Maybery is prowling about in the vicinity. His force is estimated at 300 men. They are encamped between the Arkansas and White Rivers and are doing some damage to citizens.
I have the honor to be, very respectfully, your obedient servant,
FRANK N. WICKER,
Lieutenant, Signal Corps, U. S. Army.
(In the absence of Captain S. M. Eaton, chief signal officer, Military Division of West Mississippi.)
HDQRS. MIL. DIV. OF WEST MISSISSIPPI, Numbers 134.
New Orleans, La., May 18, 1865.
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4. Colonel William McE. Dye, Twentieth Iowa Infantry, is hereby appointed agent for exchange of prisoners of war for this military division. Captain W. H. Sterling, First. U. S. Infantry, is relieved from duty as agent of exchange, and will turn over to Colonel Dye all books and papers of his office, after which he will report to the commanding officer of his regiment for duty.
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By order of Major General E. R. S. Canby:
C. H. DYER,
Captain and Assistant Adjutant-General.
HDQRS. SOUTHERN DIV. OF LOUISIANA, Numbers 161.
New Orleans, May 18, 1865.
1. By directions from headquarters Department of the Gulf, the Eighty-first U. S. Colored Infantry will relieve the Eightieth U. S. Colored Infantry in the city of New Orleans. The Eighty-first will at once march to New Orleans, and on relieving the Eightieth the latter will march to Camp Parapet and report to the commanding officer of that post. This order will go into effect on the 19th instant. The quartermaster's department will furnish transportation for the baggage of these regiments.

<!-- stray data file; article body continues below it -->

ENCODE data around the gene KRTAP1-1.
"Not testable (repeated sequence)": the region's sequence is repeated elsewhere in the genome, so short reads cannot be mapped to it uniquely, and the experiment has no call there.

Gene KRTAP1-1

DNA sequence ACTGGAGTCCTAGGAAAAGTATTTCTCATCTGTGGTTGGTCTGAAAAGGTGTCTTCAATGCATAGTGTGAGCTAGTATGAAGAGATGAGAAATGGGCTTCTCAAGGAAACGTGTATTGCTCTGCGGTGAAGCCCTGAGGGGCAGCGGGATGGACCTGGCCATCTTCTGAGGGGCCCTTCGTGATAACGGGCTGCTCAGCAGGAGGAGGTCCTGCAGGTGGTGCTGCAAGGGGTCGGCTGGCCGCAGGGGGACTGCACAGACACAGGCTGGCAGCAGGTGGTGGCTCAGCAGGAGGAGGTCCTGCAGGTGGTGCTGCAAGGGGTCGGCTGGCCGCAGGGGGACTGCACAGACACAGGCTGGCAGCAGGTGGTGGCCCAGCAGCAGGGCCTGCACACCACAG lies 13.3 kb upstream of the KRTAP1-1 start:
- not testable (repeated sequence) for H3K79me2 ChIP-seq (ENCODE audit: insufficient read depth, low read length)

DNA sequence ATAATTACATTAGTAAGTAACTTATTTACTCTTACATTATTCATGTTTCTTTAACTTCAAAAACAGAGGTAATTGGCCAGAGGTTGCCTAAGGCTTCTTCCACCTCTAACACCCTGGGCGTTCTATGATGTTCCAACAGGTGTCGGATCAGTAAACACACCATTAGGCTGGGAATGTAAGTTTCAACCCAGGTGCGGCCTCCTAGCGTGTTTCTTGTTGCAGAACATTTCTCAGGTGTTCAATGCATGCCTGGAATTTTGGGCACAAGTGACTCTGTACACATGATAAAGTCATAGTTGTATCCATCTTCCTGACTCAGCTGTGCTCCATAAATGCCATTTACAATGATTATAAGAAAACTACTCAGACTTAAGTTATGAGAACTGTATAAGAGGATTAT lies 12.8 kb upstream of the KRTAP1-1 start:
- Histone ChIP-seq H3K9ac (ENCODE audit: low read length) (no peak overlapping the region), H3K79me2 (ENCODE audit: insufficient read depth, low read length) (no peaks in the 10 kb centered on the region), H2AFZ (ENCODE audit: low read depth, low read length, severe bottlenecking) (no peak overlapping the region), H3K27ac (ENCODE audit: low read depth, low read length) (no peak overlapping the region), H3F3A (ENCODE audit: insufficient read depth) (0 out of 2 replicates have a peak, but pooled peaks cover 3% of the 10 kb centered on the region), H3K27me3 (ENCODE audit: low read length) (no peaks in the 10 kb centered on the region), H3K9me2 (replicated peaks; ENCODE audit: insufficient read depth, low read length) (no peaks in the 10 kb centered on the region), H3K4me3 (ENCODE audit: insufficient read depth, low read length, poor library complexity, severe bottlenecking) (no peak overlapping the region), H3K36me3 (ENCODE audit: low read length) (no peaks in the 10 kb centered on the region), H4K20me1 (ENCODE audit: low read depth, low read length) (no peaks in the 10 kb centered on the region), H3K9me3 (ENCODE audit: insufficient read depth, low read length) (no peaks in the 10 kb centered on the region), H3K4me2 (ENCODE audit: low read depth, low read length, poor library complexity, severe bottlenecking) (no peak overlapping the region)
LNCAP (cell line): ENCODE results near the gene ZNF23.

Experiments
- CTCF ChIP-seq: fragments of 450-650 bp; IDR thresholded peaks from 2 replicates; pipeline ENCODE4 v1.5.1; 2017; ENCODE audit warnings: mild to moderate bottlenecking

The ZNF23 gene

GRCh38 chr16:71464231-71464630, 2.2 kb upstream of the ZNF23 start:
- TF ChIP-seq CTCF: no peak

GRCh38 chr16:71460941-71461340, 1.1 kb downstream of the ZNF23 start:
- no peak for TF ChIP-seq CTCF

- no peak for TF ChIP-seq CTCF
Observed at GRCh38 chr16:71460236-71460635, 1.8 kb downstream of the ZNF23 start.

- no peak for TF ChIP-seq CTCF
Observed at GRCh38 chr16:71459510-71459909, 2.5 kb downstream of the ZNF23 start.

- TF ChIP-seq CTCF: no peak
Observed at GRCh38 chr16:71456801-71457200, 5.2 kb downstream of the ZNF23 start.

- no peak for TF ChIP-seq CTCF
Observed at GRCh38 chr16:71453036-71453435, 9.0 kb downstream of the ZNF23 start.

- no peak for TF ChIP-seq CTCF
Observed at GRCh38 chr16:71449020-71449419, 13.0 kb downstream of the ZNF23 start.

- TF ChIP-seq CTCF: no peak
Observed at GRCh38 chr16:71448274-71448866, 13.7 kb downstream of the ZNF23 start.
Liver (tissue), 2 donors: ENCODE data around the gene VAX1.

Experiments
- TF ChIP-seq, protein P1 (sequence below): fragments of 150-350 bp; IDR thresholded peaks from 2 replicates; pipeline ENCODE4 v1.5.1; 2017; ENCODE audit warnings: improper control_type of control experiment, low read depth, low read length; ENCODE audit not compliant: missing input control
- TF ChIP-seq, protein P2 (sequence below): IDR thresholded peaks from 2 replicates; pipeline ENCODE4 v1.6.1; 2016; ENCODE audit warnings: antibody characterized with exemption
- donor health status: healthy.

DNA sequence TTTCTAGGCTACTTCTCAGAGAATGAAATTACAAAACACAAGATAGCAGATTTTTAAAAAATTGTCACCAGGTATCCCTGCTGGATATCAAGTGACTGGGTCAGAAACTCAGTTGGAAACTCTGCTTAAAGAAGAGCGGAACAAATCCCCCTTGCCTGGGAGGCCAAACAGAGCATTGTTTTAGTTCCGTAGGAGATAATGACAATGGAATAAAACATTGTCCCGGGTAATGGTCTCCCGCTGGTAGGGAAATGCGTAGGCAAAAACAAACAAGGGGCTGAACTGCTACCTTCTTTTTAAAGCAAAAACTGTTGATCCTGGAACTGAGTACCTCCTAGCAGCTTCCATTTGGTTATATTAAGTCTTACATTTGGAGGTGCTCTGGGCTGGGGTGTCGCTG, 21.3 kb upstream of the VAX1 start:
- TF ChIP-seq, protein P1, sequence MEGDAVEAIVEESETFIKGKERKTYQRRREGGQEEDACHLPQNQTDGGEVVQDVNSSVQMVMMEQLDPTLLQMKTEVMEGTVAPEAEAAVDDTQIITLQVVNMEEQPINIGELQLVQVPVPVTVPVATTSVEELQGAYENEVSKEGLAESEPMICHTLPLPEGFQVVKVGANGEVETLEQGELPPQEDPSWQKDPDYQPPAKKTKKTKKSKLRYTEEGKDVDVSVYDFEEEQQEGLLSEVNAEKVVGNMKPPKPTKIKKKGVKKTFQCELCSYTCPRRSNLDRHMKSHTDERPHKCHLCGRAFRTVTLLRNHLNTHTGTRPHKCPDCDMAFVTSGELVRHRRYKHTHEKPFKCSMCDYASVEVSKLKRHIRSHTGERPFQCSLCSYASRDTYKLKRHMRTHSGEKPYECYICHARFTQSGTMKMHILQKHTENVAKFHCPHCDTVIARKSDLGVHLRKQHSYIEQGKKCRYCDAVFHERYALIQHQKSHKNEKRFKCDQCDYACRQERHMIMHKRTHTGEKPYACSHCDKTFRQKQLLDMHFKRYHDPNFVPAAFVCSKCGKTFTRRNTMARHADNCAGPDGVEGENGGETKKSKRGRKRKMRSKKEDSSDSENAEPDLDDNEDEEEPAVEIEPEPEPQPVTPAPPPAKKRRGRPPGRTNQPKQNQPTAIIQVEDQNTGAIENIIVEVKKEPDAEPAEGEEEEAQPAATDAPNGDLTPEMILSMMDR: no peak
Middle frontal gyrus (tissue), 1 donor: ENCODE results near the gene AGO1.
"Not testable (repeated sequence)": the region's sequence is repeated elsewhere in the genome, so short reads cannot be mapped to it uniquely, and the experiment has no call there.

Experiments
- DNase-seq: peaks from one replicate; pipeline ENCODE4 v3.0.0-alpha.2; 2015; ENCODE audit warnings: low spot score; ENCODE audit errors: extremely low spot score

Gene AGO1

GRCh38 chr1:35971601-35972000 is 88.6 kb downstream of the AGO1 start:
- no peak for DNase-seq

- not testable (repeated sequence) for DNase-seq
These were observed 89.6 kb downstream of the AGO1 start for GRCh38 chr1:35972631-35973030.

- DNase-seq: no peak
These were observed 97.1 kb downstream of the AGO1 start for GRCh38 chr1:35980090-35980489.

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By order of Brigadier-General Sherman:
Major and Assistant Adjutant-General.
HEADQUARTERS DISTRICT OF LA FOURCHE,
Brashear City, La., May 18, 1865.
Major W. HOFFMAN,
Asst. Adjt. General, Southern Div. of Louisiana, New Orleans:
The water rose two inches in the last twenty-four hours. We are constantly at work building and strengthening our levees, with full faith of being able to resist the flood. Last night the levee was cut between the camp of the Ninety-eighth [U. S. Colored Troops] and Twenty-fifth New York Battery-it is supposed by some citizen, many of whom are foolish enough to believe that our leveeing in a small spot of ground works the water higher on them. The rush of water was heard by some soldiers, and alarm given, and the break stopped before much damage was done. I have ordered a heavy guard on the levee at night in future. I found on conversing with the captain, who had been taken away from Tiger-